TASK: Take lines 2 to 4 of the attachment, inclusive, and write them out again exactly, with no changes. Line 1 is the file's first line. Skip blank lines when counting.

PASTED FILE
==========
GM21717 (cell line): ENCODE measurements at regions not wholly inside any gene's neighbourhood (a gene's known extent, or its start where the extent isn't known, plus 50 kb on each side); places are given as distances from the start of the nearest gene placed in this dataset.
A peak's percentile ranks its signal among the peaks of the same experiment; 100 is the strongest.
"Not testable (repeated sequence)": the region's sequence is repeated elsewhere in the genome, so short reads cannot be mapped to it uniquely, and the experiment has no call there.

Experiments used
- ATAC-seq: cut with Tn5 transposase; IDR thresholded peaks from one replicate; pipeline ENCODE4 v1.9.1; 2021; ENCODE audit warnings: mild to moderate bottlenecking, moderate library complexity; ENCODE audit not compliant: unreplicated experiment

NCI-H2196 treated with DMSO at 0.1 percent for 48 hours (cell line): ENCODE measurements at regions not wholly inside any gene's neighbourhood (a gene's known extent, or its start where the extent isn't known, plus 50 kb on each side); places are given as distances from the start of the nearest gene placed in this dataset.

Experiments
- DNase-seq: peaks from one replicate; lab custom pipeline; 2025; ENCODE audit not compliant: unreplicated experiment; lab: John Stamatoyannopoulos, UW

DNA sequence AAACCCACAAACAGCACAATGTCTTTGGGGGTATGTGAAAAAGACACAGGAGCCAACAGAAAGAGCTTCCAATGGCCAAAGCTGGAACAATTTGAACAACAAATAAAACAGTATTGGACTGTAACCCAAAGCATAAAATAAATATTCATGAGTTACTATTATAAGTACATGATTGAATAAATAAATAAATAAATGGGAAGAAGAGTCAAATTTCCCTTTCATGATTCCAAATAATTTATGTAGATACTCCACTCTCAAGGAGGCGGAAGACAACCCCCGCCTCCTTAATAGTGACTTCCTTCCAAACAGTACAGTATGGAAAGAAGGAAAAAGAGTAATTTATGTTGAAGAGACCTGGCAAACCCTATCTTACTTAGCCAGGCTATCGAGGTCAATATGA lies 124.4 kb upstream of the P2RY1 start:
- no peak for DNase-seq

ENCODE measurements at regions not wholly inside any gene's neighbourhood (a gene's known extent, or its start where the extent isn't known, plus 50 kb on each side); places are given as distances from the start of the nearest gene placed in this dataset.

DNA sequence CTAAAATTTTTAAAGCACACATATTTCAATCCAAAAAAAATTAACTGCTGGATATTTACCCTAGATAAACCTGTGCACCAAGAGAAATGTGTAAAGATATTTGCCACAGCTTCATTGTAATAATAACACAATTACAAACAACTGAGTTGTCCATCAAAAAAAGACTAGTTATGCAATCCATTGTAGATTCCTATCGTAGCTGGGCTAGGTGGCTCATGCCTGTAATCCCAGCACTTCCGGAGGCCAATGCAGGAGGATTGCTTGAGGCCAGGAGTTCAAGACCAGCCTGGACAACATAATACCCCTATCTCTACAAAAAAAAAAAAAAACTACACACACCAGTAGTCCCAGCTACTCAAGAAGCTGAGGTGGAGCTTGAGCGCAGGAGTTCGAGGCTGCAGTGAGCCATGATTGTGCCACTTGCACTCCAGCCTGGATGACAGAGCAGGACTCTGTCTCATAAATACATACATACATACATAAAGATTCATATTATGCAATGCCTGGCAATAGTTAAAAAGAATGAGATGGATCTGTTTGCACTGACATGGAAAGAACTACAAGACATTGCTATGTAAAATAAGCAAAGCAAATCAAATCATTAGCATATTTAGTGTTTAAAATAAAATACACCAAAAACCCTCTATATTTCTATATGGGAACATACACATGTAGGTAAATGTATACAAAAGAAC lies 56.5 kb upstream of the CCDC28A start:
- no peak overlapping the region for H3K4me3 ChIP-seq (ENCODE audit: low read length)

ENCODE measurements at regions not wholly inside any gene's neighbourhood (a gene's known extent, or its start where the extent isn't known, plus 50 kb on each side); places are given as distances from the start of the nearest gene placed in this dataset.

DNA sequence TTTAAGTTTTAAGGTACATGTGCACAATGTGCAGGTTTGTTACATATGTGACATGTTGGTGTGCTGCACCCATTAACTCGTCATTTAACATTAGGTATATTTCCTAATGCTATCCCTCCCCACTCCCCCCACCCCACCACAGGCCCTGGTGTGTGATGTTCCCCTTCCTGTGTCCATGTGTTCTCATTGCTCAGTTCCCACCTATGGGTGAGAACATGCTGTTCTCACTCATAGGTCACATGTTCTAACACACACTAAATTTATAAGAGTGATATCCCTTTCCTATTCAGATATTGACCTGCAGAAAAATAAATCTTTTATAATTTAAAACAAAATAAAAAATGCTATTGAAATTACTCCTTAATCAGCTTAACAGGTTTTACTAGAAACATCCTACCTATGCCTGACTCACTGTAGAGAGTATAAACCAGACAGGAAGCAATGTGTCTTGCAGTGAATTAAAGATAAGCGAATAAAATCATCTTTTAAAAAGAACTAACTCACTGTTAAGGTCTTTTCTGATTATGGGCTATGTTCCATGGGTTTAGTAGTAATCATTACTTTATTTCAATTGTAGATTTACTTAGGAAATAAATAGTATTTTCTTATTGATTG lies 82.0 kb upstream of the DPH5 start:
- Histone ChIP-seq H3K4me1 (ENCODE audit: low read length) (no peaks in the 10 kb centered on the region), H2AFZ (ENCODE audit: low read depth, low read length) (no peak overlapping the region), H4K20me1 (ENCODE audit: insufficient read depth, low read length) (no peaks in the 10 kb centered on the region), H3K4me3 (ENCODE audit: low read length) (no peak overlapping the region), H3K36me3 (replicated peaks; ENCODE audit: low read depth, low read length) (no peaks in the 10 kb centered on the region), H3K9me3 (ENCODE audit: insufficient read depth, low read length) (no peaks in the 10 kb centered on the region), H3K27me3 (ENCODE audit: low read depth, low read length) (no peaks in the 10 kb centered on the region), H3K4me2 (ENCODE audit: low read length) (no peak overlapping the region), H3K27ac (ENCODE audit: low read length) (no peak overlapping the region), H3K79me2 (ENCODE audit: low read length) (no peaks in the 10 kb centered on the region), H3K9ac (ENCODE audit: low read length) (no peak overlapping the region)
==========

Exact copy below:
A peak's percentile ranks its signal among the peaks of the same experiment; 100 is the strongest.
"Not testable (repeated sequence)": the region's sequence is repeated elsewhere in the genome, so short reads cannot be mapped to it uniquely, and the experiment has no call there.

Experiments used